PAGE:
A 2011 study categorized 39 Taiwanese 5th grade students into two learning styles (“active” or “reflective”). The study took place during a single one-hour lesson, in which the instruction was identical for both groups except for the last 15 minutes, in which the active group brainstormed together and the reflective group received instruction and prompts before being asked to summarize. The study scored performance on an essay-type question and found that reflective learners’ gains were higher (i.e., they demonstrated more learning) when taught via reflective means (the instruction and prompts), and that active learners’ gains were higher when taught via active means (such as brainstorming). The authors stated, “matched groups learned significantly more than mismatched groups.” Cuevas suggested that, given the small sample of 39 students, this study should be replicated with a larger sample and over multiple lessons to see if the results are consistent.

Finally, Cuevas described  a 2012 study as “perhaps the strongest and most interesting research on learning styles,” though it did not look at academic learning. The study tested 151 elementary school students from four schools in the United Kingdom for sensitivity to sensory cues (https://en.wikipedia.org/wiki/Sensory_cue). It found that students’ learning styles as identified in the VAK system were related to their learning choices. Cuevas suggested these results may have value in assisting students with choosing academic courses or occupational tracks.

  • The studies that refuted the learning styles hypothesis

A 2009 study collected data on 70 third-year anesthesiology students from a dental school in South Korea. Researchers tested for an interaction between the students’ learning styles and achievement as measured by written responses to case problems. The study found no interaction effects, and the authors concluded it was more effective to have students adapt to different learning environments than to make sure instruction conforms to learning styles.

A 2010 study tested the matching hypothesis by looking at the performance of 33 college-level psychology students. It found no significant differences in gains in achievement based on learning style.

A 2011 study examined how learning styles impact course selection and achievement using data from 161 college freshmen, some taking a computer science class online and others taking it in a traditional format. The results suggested that learning style was unrelated to the course selection (online versus in-person) and that there were no significant differences in academic performance as a function of learning style and method of instruction.

A 2010 study tested the matching hypothesis using data from 159 undergraduate students using two different web-based instruction modules (one text-only and the other with multimedia and interactive components). The results suggested no difference in academic performance as a function of learning style and type of instruction.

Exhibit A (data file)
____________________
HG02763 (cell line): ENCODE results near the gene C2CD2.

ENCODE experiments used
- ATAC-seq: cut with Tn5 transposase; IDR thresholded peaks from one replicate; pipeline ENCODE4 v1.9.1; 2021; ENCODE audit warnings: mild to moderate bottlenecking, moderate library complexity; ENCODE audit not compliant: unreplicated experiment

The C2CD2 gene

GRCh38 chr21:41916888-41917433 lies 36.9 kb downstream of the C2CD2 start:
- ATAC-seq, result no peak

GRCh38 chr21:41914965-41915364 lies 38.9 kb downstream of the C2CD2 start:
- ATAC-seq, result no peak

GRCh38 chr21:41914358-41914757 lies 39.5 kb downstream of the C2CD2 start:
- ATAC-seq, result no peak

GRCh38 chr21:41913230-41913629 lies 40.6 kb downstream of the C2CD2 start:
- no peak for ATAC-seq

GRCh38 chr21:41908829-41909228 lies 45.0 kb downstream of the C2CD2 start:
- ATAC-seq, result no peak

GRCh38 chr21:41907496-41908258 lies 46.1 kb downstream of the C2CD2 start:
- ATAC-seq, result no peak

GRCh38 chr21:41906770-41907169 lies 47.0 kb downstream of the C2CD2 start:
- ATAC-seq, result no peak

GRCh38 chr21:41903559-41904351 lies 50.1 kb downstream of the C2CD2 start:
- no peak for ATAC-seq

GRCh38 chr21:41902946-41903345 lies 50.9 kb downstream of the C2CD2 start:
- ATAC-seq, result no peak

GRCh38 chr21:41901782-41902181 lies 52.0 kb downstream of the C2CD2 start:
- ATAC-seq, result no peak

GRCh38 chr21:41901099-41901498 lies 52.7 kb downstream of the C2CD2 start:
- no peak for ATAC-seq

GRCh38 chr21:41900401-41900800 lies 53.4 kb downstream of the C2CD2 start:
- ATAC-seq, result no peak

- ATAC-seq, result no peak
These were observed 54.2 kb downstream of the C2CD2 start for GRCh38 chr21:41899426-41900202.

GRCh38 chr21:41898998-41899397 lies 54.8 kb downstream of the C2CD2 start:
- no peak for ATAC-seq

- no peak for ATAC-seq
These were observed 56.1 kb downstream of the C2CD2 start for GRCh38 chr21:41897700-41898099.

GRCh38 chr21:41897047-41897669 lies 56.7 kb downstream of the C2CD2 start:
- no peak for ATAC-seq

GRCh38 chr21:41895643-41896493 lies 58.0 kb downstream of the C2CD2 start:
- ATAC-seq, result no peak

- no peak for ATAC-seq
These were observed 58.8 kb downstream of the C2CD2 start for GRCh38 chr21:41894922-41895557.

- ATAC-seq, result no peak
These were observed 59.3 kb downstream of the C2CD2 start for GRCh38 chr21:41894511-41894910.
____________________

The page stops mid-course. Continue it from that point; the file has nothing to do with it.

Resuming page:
A 2009 study followed 99 undergraduate students over three years and found that although students self-identified their preferred learning style consistently over time, groups that should have performed better on certain types of tasks based on their learning style did not perform any better on those tasks than students whose learning style did not match the type of task.

Finally, a 2011 study gathered data from 60 undergraduate and postgraduate students in Australia. It used a multimedia approach to deliver six experimental conditions reflecting slightly different instructional interventions. The authors concluded that there were no significant differences in learning across the groups based on their learning style and type of instruction. However, based on student feedback, they suggested that learning styles–based instruction would be beneficial by improving students’ motivation.

Cuevas pointed out that, curiously, some of the researchers whose findings refuted the learning styles hypothesis continued to argue for using an instructional approach informed by learning styles even though their data appeared to contradict this conclusion.


Overall, Cuevas’s 2015 review concluded that although research is always warranted, the existing research suggests that it is irresponsible for teacher education programs and public educators to apply the theory of learning styles in practice, especially when it often means taking the focus off of interventions and strategies that have stronger evidence and are more likely to help learners.